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Born in Alert Bay, BC, Chief Tony Hunt lived at Fort Rupert on northern Vancouver Island until his family moved to Victoria in 1952. As a youngster, he received instruction in carving and dancing from his grandfather, Mungo Martin.
In 1962, after the death of Mungo Martin, he became the assistant carver at Thunderbird Park, working with his father Henry Hunt. He continued to carve for the Royal British Columbia Museum until 1972 when he resigned to devote his full attention to the Arts of the Raven Gallery, which he opened in 1970. His most accomplished work is the KwaGulth ceremonial big house at Fort Rupert, which is the largest traditional native structure in the Pacific Northwest. As well as making carvings, jewelry, and silkscreen prints, the Arts of the Raven Gallery trained a number of new artists.
In addition to his success in the promotion and production of Northwest Coast art, Hunt maintained an active connection with his Kwakwaka’wakw heritage. He carved and erected a pole in honour of his grandfather, Jonathan Hunt, and also potlatched to legitimize the ceremonial names and privileges that he claimed.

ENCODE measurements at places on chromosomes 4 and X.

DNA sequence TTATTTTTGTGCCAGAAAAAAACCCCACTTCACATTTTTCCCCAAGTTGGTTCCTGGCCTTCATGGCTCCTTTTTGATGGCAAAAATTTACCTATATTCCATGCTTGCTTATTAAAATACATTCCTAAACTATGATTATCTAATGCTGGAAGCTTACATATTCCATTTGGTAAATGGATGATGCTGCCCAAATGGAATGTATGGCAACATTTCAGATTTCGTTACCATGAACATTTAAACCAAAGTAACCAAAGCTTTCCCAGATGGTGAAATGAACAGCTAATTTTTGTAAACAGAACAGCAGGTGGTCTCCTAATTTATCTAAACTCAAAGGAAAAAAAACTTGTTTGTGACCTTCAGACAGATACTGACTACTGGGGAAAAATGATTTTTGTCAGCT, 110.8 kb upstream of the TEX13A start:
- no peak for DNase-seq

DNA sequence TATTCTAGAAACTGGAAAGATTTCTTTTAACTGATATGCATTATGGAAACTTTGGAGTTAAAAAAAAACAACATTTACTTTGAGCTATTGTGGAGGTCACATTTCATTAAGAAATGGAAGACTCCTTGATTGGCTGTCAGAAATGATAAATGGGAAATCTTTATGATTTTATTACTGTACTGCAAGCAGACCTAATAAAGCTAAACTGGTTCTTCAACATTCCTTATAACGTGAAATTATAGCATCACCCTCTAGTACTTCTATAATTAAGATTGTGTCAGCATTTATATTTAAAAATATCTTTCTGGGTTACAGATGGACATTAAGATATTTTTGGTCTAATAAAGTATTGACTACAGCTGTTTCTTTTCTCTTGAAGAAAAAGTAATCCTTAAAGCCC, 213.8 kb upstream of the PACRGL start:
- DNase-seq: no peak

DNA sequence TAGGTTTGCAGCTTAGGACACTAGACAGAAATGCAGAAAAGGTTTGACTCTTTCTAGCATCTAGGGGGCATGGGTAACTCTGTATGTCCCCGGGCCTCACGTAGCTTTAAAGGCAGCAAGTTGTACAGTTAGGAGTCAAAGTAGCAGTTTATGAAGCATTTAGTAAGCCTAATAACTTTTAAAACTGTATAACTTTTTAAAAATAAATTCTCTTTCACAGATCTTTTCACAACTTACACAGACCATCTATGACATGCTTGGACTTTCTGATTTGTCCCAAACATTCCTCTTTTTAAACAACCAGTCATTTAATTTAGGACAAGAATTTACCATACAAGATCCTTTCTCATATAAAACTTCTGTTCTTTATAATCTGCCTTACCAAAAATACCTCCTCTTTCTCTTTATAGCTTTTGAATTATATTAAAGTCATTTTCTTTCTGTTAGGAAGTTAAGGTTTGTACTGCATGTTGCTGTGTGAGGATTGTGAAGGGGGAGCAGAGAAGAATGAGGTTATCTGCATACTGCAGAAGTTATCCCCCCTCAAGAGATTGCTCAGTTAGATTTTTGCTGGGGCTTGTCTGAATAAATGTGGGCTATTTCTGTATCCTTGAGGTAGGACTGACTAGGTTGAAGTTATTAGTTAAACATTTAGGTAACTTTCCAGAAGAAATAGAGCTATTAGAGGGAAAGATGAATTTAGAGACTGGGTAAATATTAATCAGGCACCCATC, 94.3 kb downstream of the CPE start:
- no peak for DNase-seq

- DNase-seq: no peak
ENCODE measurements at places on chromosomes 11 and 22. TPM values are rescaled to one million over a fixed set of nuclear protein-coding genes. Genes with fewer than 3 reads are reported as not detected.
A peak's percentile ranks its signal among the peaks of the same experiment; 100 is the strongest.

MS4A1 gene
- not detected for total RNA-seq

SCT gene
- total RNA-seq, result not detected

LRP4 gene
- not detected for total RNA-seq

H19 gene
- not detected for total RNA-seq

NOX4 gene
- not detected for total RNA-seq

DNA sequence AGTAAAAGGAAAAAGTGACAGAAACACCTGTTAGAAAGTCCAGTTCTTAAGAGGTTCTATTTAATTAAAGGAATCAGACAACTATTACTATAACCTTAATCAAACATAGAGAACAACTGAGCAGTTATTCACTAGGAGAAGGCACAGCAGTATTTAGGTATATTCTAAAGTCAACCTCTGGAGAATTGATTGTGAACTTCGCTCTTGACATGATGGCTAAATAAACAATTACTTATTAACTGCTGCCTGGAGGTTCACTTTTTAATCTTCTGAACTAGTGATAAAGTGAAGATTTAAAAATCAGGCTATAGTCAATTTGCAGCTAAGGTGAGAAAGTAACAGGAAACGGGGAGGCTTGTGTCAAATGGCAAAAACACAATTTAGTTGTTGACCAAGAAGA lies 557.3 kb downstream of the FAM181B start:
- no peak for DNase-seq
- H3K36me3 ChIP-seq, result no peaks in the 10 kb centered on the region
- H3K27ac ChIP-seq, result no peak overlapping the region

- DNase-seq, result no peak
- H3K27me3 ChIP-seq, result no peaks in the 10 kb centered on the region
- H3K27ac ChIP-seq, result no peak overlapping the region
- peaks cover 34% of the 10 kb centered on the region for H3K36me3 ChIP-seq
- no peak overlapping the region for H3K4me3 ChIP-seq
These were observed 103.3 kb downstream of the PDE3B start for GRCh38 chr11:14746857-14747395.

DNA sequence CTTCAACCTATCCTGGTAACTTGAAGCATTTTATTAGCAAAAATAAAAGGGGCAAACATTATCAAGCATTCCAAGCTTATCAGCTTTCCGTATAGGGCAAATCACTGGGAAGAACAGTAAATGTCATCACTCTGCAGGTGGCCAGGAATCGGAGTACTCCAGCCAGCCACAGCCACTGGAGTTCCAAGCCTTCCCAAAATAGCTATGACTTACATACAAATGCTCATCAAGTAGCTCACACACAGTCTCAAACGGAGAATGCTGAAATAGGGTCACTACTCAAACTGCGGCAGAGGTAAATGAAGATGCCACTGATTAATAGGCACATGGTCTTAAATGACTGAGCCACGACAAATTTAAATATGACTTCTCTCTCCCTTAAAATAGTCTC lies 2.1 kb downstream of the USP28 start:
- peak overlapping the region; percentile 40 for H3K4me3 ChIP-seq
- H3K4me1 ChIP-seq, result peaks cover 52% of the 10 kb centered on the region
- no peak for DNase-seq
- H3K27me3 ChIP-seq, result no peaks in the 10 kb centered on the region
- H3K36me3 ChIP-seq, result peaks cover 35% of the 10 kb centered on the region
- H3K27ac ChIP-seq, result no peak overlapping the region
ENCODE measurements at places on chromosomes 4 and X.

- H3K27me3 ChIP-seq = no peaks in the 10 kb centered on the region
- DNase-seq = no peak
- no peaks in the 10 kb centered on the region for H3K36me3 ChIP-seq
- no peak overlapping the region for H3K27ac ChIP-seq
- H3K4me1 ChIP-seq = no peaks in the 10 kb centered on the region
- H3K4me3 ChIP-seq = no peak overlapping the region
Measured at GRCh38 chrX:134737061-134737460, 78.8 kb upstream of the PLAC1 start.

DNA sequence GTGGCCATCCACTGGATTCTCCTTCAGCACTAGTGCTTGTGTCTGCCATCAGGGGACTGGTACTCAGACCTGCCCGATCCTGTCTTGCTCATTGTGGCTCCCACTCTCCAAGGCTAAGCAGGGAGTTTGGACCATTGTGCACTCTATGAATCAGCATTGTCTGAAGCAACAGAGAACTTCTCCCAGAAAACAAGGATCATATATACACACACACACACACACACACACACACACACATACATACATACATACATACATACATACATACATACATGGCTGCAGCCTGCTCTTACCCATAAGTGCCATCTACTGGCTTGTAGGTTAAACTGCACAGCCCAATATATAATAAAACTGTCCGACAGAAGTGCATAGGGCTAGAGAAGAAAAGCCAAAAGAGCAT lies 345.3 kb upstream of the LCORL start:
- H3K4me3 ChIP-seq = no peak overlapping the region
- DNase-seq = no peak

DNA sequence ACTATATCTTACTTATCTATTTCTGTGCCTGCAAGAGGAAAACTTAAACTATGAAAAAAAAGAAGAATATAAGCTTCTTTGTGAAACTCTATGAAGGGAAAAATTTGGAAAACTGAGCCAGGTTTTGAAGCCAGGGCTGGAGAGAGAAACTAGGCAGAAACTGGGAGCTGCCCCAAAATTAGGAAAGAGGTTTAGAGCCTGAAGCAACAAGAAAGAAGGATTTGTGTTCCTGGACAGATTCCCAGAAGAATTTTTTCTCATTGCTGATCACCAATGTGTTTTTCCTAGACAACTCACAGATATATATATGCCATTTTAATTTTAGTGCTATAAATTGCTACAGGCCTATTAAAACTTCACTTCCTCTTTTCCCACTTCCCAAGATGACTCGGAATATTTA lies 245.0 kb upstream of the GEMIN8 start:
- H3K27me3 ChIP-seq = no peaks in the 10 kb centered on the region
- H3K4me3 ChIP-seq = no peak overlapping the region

1977Edition /200This print is only available framed. Indigenous artwork on the Pacific Northwest ...
1977Edition /200This print is only available framed. Indigenous artwork on the Pacific Northwest Coast often incorporates figures and animals that are related to crest symbols. Crests have been passed down through families and have varying meanings depending on the context and association with a nation, clan, or family. The figures depicted in contemporary Northwest Coast Indigenous artwork also have varying meanings but there are some common characteristics from a range of sources, including...
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